- Paperback: 224 pages
- Publisher: Chronicle Books (August 26, 2009)
- Language: English
- ISBN-10: 0811868532
- ISBN-13: 978-0811868532
- Product Dimensions: 6.9 x 0.9 x 9 inches
- Shipping Weight: 1.5 pounds (View shipping rates and policies)
- Average Customer Review: 51 customer reviews
- Amazon Best Sellers Rank: #422,940 in Books (See Top 100 in Books)
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The Foodie Handbook: The (Almost) Definitive Guide to Gastronomy Paperback – August 26, 2009
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About the Author
Pim Techamuanvivit is the author of the popular food blog Chez Pim. Her stories, recipes, and photographs have been published in Food & Wine, the New York Times, Bon Appétit, and Men's Vogue.
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Well, not exactly. Pim assumes the reader is either intimidated by food or ignorant of good food so corrective measures must be taken. But many of her initial recommendations are too general or self-evident to turn someone's habits around (e.g. tell the sommelier what kind of wine you like; look for seasonal dishes on the menu; read about the restaurant before you go there) and some are just plain silly (overcome your fear of a fancy restaurant by sending back your water and complaining there's too much ice in it; no restaurant with a great view can possibly be any good).
But then the food arrives. Or specifically, a small selection of recipes which are carefully chosen to show off how good food can be with proper preparation. Most feature just a few ingredients, often combined in unorthodox ways. Almost all are easy to prepare and will give a home cook a real sense of accomplishment. I've tried a few of them and they are great. If you want to know why you should pay attention to food, this is the place to start. Skip the rules at the beginning, or go back to them after you have some context.
At its modest price, Pim's recipes easily justify buying this book. Also, it's a beautiful volume physically and it earns an extra star for that. The production quality is high with a diecut cover and lots of dramatic food photos (though perhaps a few too many with Pim in them). But don't leave it looking beautiful on the coffee table because it needs to get dirty and food stained as you prepare these recipes. Start with the roast chicken.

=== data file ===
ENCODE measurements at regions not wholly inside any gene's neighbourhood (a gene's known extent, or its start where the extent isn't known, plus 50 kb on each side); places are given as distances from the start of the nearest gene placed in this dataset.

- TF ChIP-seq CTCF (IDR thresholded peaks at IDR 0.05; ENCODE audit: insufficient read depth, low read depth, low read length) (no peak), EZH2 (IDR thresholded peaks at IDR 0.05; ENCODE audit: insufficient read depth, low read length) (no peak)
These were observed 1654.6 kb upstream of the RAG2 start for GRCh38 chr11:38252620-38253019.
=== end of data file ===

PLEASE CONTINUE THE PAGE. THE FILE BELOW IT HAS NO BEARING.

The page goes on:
It troubles me that there is such disdain for a word and that it is immediately mocked by those who will set themselves apart by declaring that they are not in any way "foodies" because they are more better than all foodies (or fatties as some things I read liked to call people with an "over-interest" in food and eating) by refusing to take part in the flim-flam that being a foodie is, despite the fact that the mere declaration that you are NOT a foodie, while actually being a foodie means that you are even more pretentious and snobbish than just saying, yeah, whatever, I'm a big fat foodie. Wait I just came up with another term - we can call those anti-foodies "snoodies" (snob+foodie).
Pim Techedintheheadabit (that is her name right?) has written a book called The Foodie Handbook that is based on her supremely popular blog called Chez Pim that I never heard of before and it's supposedly been online like ten freaking years (which means it was a blog before there were even blogs - snoodie anyone?).
Well the truth is Pim's Cup is the girly behind (or in front of, however they manage it) the 2 star Michelin'ed David Kinch (making her Kinch's Kitchen Wench or Kwinch) from the well-reviewed CA restaurant Manresa as well as GQ's cheffie of the year in 2011. They have been together for seven years and there is a large age difference between them as well as height and weight (David being portly and taller and Pim being tiny and smaller).
Does having this critically acclaimed Chef boyfriend of advancing years have anything to do with Pim's sudden book deal, cooking classes (held at the farm where he is involved in biodynamic farming for his restaurant) and coverage from media like The New York Times and every food magazine and blog on Earth? Ya think?